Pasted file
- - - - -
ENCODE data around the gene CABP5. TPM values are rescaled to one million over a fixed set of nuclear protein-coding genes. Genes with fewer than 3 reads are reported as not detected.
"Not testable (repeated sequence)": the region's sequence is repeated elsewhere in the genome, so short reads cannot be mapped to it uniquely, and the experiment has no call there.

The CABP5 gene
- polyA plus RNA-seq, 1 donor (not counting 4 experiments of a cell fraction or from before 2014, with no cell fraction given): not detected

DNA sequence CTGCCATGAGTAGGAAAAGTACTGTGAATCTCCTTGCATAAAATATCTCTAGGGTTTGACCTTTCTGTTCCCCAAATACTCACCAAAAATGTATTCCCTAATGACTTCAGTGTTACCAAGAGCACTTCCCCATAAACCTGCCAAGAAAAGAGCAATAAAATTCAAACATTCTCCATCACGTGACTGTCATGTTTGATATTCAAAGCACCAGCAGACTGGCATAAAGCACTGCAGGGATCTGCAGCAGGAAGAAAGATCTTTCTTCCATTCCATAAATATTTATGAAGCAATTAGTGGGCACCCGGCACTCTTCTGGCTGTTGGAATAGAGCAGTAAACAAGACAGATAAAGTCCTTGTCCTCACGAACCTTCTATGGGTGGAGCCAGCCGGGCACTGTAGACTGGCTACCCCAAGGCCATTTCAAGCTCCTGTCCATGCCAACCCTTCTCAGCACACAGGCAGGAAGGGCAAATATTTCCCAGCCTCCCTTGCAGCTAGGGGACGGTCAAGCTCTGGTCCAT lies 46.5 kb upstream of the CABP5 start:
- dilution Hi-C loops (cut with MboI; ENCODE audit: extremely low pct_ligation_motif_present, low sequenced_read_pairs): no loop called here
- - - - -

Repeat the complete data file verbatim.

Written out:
ENCODE data around the gene CABP5. TPM values are rescaled to one million over a fixed set of nuclear protein-coding genes. Genes with fewer than 3 reads are reported as not detected.
"Not testable (repeated sequence)": the region's sequence is repeated elsewhere in the genome, so short reads cannot be mapped to it uniquely, and the experiment has no call there.

The CABP5 gene
- polyA plus RNA-seq, 1 donor (not counting 4 experiments of a cell fraction or from before 2014, with no cell fraction given): not detected

DNA sequence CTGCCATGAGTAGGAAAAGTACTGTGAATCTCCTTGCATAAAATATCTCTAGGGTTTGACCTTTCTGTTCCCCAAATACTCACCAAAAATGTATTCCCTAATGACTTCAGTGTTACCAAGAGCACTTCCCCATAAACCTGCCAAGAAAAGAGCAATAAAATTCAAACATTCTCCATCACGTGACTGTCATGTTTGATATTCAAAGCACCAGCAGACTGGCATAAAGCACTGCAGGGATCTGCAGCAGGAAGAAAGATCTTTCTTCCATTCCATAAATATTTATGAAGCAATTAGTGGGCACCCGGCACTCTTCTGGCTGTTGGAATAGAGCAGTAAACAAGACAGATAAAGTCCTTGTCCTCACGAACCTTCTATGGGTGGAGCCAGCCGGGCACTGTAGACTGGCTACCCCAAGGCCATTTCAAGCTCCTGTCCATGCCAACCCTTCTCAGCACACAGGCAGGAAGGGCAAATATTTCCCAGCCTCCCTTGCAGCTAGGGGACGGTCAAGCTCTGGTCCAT lies 46.5 kb upstream of the CABP5 start:
- dilution Hi-C loops (cut with MboI; ENCODE audit: extremely low pct_ligation_motif_present, low sequenced_read_pairs): no loop called here